Our estimates are based on predictive allometric equations developed by Scott (1990) and Janis (1990), which were developed using modern deer taxa with known weight. Extant deer have a rather broad spectrum of body size, and therefore these equations can be used for predicting the body mass of fossil deer of various sizes without having to extrapolate beyond the range of modern species. A more challenging issue is the different body proportions exhibited by the smallest and largest Cretan species. Of all Cretan deer, only C. rethymnensis retained mainland limb proportions. The smaller species have proportionally shorter limbs, and the largest species have proportionally longer limbs (de Vos, 1979; Capasso Barbato and Petronio, 1986; van der Geer, 2018a). Therefore, in order to avoid this issue, we used only width dimensions, which have been shown to correlate better with body mass than bone length measurements (Gordon et al., 2008; Weston and Lister, 2003).
Our estimates for size classes I and II are lower than those provided by Palombo et al. (2008; see under Materials and methods), based on cranial measurements. Using only cranial measurements, our estimate for C. ropalophorus (size class I) is 30.1 kg for the males and 28.6 kg for the females and 41 kg for male C. listeri (size class II). These estimations are in line with our results based on postcranial elements.
Red deer (Cervus elaphus) is known for its broad size range as it occupies a broad geographical range across different latitudes and altitudes. Yet, van der Geer (2014) noticed that the size range of metatarsals in Candiacervus exceeds that of the extant red deer. Our results confirm that observation. Surprisingly, the body size range of Candiacervus accounts for nearly one quarter of the total body range of living and fossil Cervidae (Figure 4). The size range of Candiacervus is not an exceptional one. The large-bodied lineages, Alces, Megaloceros and Praemegaceros, have a broader body mass range between the smallest and largest chronospecies. What is exceptional in Candiacervus is the size ratio between the largest and smallest species within the genus. The genus Candiacervus contains species with body masses ranging from 27.8 kg (which is comparable to that of a muntjac) to 245.4 kg (which is comparable to that of large-sized sambar). This means that the largest species is more than eight times heavier than the smallest species (Figure 5). That is not the case in any other deer genus, including Megaloceros and Alces. Usually, the body sizes of congeneric mammalian species are roughly similar (Smith et al., 2004). Deer follow this general pattern as well (Figure 5 and Figure 6). Candiacervus thus presents a remarkable exception. It appears that ecological release in the absence of competition and predation eventually led to a significantly increased body mass divergence, including dwarf species as well as giant species. It should be stressed here that this large size variation of Candiacervus was achieved within the rather limited geographic space of a single island. Similar cases of insular body size divergence in ruminants including giant and dwarf forms have been reported from the Late Miocene of Gargano (van der Geer, 2014) and Scontrone (Mazza et al., 2015).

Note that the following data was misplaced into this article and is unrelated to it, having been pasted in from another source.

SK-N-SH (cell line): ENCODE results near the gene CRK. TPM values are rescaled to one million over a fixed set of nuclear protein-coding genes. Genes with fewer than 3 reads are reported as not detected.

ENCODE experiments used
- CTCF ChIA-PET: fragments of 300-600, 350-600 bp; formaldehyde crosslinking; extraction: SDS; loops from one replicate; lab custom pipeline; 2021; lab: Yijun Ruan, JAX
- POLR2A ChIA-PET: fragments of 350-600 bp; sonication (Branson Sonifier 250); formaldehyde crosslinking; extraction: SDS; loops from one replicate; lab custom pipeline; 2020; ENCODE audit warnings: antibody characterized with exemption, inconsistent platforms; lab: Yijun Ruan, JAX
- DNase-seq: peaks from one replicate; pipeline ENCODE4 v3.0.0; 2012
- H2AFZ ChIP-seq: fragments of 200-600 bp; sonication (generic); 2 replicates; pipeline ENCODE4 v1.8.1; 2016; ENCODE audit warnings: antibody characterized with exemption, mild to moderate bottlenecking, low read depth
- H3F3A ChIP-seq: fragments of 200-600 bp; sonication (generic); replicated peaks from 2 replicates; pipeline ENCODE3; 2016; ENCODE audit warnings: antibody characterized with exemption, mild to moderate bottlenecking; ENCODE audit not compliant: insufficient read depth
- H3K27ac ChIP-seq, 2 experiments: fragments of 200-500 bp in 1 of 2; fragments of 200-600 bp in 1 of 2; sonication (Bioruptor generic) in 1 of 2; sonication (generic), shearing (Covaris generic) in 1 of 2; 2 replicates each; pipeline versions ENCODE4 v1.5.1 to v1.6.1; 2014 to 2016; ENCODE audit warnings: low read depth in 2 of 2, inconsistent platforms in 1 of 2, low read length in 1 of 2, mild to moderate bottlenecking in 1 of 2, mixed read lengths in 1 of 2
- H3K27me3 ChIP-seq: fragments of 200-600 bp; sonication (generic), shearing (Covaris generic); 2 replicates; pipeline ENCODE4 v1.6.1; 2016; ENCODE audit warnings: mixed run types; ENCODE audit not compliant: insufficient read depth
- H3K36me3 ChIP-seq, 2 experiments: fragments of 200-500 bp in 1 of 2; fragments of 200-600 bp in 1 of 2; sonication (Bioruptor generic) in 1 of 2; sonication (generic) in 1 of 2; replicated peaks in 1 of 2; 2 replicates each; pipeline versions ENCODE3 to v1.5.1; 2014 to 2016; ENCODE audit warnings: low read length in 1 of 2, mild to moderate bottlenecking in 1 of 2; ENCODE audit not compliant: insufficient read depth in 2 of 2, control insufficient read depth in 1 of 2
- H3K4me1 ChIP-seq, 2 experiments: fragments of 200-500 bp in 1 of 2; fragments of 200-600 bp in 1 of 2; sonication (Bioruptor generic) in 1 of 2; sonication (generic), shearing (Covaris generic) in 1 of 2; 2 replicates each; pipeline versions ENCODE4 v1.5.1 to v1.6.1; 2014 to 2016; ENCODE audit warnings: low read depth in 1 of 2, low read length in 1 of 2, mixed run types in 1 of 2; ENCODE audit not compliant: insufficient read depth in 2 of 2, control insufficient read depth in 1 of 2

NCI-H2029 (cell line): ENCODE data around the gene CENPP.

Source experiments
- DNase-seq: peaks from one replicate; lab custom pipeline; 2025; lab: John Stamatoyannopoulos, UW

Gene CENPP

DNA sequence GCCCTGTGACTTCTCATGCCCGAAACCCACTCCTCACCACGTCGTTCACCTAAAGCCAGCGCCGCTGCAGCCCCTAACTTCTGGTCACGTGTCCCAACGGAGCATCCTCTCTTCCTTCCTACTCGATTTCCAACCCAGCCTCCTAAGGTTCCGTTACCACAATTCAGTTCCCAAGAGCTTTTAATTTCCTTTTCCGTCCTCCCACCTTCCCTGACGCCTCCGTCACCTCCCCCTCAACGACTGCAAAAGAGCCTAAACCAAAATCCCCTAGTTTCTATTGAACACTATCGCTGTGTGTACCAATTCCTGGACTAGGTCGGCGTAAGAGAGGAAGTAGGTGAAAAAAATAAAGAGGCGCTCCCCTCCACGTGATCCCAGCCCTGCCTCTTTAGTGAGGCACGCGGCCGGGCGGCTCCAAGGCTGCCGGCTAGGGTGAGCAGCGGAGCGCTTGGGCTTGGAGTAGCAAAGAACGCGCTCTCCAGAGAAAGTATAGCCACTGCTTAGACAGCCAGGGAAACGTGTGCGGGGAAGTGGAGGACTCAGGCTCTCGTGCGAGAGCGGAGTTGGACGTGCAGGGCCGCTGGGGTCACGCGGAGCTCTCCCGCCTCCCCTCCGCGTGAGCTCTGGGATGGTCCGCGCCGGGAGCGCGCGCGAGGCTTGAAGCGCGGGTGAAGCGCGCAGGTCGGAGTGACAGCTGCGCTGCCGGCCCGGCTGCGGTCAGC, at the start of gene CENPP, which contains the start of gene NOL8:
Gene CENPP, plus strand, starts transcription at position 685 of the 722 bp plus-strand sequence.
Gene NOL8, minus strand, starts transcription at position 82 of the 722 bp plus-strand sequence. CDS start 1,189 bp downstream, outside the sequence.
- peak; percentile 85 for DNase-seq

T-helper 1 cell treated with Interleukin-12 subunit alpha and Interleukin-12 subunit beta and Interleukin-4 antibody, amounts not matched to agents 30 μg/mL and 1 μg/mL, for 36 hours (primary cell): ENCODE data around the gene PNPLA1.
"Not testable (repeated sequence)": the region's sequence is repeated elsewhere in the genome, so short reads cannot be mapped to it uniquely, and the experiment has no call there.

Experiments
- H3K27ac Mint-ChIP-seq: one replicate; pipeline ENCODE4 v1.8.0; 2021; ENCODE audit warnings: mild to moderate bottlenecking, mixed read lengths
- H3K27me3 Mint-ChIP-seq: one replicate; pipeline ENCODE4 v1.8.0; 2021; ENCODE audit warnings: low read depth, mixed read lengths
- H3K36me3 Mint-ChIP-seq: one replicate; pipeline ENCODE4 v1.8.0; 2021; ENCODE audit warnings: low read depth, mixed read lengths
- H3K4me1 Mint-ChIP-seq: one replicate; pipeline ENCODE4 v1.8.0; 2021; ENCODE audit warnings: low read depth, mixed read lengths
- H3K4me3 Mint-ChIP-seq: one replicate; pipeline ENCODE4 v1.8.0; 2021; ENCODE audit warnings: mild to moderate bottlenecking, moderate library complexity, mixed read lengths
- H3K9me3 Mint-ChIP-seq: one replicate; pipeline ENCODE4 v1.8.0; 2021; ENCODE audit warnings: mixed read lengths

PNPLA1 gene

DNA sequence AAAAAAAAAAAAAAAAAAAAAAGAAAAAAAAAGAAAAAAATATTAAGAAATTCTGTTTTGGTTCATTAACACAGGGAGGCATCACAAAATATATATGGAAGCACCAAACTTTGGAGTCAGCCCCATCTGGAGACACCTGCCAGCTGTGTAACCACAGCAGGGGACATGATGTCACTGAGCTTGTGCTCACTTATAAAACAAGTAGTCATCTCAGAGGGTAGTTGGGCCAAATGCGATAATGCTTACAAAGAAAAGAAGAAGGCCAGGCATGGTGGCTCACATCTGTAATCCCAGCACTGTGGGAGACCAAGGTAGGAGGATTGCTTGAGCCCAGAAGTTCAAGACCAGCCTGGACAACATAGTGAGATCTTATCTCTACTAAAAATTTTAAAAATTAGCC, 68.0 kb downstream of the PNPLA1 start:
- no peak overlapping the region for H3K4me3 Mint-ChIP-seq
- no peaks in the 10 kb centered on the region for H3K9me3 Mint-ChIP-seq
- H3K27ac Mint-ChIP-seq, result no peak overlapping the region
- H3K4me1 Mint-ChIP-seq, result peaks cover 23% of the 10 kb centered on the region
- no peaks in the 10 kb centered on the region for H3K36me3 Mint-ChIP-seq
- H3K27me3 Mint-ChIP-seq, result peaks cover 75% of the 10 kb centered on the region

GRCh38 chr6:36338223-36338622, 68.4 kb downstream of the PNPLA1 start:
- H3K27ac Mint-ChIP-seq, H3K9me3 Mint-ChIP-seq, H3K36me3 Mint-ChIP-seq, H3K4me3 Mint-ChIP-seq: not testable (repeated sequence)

Remarkable is the speed under which this body mass range was achieved. Deer colonized Crete during the late Middle Pleistocene (van der Geer, 2018a). This means that within a relatively short time period, the Cretan deer evolved a remarkable body size diversity. Body size shifts, either towards dwarfing or gigantism, were shown to occur rapidly in other island mammals as well (e.g., Heaney, 1978; Lister, 1989, 1996; Millien, 2006; van der Geer, 2018b; van der Geer et al., 2018). It appears similarly rapid size changes occur, not just in anagenetic evolution, but in evolutionary radiations as well.
This work was made possible thanks to the fossil material collected in the 1970s by Dutch and Italian teams. We further thank J. de Vos for the discussions we had throughout the years on the taxonomy and evolution of the Cretan deer. We are much indebted to H. Brinkerink for his invaluable help in the field. We thank M.R. Palombo (MPUR), J. de Vos and N. den Ouden (RGM) for providing access to specimens under their care. We thank the reviewers, J. van der Made, K. Stefaniak, and an anonymous reviewer for their constructive comments which improved the manuscript.
Capasso Barbato, L. 1992. Nuova specie di cervide del Pleistocene di Creta. Atti Accademia Nazionale dei Lincei, Memorie Lincee, Scienze Fisiche e Naturali (Serie 9), 1:183-220.